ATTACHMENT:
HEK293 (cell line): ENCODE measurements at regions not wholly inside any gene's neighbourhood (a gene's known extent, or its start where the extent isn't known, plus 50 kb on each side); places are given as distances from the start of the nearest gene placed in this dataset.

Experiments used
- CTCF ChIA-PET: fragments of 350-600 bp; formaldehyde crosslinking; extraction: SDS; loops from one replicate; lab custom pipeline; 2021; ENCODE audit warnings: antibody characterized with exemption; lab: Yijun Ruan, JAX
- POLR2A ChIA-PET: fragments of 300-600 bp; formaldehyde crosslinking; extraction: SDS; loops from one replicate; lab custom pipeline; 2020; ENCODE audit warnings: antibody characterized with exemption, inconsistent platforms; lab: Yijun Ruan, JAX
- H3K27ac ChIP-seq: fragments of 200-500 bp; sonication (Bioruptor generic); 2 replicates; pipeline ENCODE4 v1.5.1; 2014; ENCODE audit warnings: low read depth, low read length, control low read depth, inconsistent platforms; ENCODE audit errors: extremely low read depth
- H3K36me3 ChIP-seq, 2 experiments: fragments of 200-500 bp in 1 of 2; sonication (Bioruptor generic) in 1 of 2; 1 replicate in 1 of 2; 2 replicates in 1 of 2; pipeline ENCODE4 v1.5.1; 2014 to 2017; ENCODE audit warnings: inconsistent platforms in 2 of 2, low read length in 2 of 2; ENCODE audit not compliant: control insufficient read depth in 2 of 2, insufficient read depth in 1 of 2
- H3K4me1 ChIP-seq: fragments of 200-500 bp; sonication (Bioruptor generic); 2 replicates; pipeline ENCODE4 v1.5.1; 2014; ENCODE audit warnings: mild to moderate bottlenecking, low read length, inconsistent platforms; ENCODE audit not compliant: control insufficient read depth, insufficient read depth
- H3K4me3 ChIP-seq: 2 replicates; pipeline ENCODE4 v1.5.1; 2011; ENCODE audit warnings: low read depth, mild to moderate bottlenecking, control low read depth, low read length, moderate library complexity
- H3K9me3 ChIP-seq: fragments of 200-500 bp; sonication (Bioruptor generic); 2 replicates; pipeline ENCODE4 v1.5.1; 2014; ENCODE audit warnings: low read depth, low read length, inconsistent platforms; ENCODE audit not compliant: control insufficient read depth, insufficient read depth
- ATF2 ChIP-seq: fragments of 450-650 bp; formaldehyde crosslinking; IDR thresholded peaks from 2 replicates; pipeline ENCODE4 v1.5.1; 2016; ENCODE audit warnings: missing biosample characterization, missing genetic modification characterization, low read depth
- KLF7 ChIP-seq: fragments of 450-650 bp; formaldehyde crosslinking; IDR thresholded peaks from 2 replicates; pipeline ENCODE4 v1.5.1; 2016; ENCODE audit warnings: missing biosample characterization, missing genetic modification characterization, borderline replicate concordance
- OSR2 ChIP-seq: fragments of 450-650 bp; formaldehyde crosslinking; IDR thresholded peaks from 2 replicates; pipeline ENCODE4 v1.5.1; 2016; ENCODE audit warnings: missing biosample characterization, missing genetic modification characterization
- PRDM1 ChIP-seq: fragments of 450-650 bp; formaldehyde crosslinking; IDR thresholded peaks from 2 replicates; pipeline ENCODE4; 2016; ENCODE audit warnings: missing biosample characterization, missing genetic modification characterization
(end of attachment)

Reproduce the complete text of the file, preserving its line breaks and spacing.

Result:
HEK293 (cell line): ENCODE measurements at regions not wholly inside any gene's neighbourhood (a gene's known extent, or its start where the extent isn't known, plus 50 kb on each side); places are given as distances from the start of the nearest gene placed in this dataset.

Experiments used
- CTCF ChIA-PET: fragments of 350-600 bp; formaldehyde crosslinking; extraction: SDS; loops from one replicate; lab custom pipeline; 2021; ENCODE audit warnings: antibody characterized with exemption; lab: Yijun Ruan, JAX
- POLR2A ChIA-PET: fragments of 300-600 bp; formaldehyde crosslinking; extraction: SDS; loops from one replicate; lab custom pipeline; 2020; ENCODE audit warnings: antibody characterized with exemption, inconsistent platforms; lab: Yijun Ruan, JAX
- H3K27ac ChIP-seq: fragments of 200-500 bp; sonication (Bioruptor generic); 2 replicates; pipeline ENCODE4 v1.5.1; 2014; ENCODE audit warnings: low read depth, low read length, control low read depth, inconsistent platforms; ENCODE audit errors: extremely low read depth
- H3K36me3 ChIP-seq, 2 experiments: fragments of 200-500 bp in 1 of 2; sonication (Bioruptor generic) in 1 of 2; 1 replicate in 1 of 2; 2 replicates in 1 of 2; pipeline ENCODE4 v1.5.1; 2014 to 2017; ENCODE audit warnings: inconsistent platforms in 2 of 2, low read length in 2 of 2; ENCODE audit not compliant: control insufficient read depth in 2 of 2, insufficient read depth in 1 of 2
- H3K4me1 ChIP-seq: fragments of 200-500 bp; sonication (Bioruptor generic); 2 replicates; pipeline ENCODE4 v1.5.1; 2014; ENCODE audit warnings: mild to moderate bottlenecking, low read length, inconsistent platforms; ENCODE audit not compliant: control insufficient read depth, insufficient read depth
- H3K4me3 ChIP-seq: 2 replicates; pipeline ENCODE4 v1.5.1; 2011; ENCODE audit warnings: low read depth, mild to moderate bottlenecking, control low read depth, low read length, moderate library complexity
- H3K9me3 ChIP-seq: fragments of 200-500 bp; sonication (Bioruptor generic); 2 replicates; pipeline ENCODE4 v1.5.1; 2014; ENCODE audit warnings: low read depth, low read length, inconsistent platforms; ENCODE audit not compliant: control insufficient read depth, insufficient read depth
- ATF2 ChIP-seq: fragments of 450-650 bp; formaldehyde crosslinking; IDR thresholded peaks from 2 replicates; pipeline ENCODE4 v1.5.1; 2016; ENCODE audit warnings: missing biosample characterization, missing genetic modification characterization, low read depth
- KLF7 ChIP-seq: fragments of 450-650 bp; formaldehyde crosslinking; IDR thresholded peaks from 2 replicates; pipeline ENCODE4 v1.5.1; 2016; ENCODE audit warnings: missing biosample characterization, missing genetic modification characterization, borderline replicate concordance
- OSR2 ChIP-seq: fragments of 450-650 bp; formaldehyde crosslinking; IDR thresholded peaks from 2 replicates; pipeline ENCODE4 v1.5.1; 2016; ENCODE audit warnings: missing biosample characterization, missing genetic modification characterization
- PRDM1 ChIP-seq: fragments of 450-650 bp; formaldehyde crosslinking; IDR thresholded peaks from 2 replicates; pipeline ENCODE4; 2016; ENCODE audit warnings: missing biosample characterization, missing genetic modification characterization